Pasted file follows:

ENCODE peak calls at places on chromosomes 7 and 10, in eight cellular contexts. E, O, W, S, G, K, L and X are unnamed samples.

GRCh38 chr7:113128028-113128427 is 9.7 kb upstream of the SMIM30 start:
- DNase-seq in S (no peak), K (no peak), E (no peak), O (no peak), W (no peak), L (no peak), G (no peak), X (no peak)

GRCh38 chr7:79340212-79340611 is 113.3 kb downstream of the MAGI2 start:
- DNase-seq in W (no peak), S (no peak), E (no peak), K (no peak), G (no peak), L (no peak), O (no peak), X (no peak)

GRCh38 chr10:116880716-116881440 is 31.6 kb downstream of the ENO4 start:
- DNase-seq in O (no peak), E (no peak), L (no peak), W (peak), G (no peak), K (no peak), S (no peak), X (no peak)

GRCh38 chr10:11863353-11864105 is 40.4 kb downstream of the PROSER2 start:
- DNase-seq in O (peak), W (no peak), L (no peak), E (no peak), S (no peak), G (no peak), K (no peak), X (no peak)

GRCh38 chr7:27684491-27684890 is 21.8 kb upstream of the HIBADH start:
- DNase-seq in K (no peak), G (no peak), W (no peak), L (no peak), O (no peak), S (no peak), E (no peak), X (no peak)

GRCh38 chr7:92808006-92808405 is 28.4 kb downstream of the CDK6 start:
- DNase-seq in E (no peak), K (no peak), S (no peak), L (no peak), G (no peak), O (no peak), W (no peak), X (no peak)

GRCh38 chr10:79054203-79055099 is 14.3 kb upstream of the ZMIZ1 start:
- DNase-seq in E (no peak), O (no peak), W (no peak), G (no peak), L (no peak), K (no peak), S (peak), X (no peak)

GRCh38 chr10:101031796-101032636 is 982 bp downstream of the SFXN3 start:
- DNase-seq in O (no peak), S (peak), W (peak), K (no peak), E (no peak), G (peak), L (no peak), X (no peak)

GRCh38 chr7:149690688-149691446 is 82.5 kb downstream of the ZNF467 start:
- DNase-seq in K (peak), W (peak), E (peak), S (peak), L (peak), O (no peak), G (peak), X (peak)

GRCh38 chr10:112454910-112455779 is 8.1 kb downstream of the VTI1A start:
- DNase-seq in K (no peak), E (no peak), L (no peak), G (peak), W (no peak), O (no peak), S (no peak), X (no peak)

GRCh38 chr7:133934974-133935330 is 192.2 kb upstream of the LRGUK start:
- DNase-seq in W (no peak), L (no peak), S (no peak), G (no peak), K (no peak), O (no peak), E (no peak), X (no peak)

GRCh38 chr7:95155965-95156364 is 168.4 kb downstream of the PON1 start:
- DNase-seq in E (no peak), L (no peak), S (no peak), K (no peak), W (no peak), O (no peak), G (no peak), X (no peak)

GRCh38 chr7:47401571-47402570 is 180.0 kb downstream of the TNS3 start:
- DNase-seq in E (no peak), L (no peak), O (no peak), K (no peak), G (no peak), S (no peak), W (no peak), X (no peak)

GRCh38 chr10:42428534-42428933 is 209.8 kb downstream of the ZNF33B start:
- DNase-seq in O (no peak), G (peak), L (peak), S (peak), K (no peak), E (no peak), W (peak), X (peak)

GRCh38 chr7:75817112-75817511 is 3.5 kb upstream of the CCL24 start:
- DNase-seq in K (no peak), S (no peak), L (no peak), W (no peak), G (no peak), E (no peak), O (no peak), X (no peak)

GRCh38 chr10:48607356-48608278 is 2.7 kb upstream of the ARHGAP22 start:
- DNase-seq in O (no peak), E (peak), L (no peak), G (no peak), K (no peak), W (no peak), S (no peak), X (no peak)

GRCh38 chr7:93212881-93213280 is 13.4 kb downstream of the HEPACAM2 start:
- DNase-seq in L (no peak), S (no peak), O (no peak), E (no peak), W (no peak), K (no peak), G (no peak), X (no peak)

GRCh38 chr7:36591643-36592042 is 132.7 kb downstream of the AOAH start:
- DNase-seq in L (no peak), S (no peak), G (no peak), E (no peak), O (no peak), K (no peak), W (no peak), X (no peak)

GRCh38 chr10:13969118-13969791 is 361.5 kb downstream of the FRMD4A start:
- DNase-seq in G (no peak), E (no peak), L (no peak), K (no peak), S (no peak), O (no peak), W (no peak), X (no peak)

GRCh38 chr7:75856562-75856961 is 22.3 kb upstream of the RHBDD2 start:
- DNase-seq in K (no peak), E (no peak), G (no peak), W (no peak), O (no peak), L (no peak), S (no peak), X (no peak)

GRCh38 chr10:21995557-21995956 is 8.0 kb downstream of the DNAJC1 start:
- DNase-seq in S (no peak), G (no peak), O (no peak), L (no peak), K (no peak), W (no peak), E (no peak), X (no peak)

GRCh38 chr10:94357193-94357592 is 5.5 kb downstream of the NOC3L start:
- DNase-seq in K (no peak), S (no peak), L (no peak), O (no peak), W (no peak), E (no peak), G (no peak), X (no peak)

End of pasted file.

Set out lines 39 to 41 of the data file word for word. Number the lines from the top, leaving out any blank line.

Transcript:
- DNase-seq in G (no peak), E (no peak), L (no peak), K (no peak), S (no peak), O (no peak), W (no peak), X (no peak)

GRCh38 chr7:75856562-75856961 is 22.3 kb upstream of the RHBDD2 start:
- DNase-seq in K (no peak), E (no peak), G (no peak), W (no peak), O (no peak), L (no peak), S (no peak), X (no peak)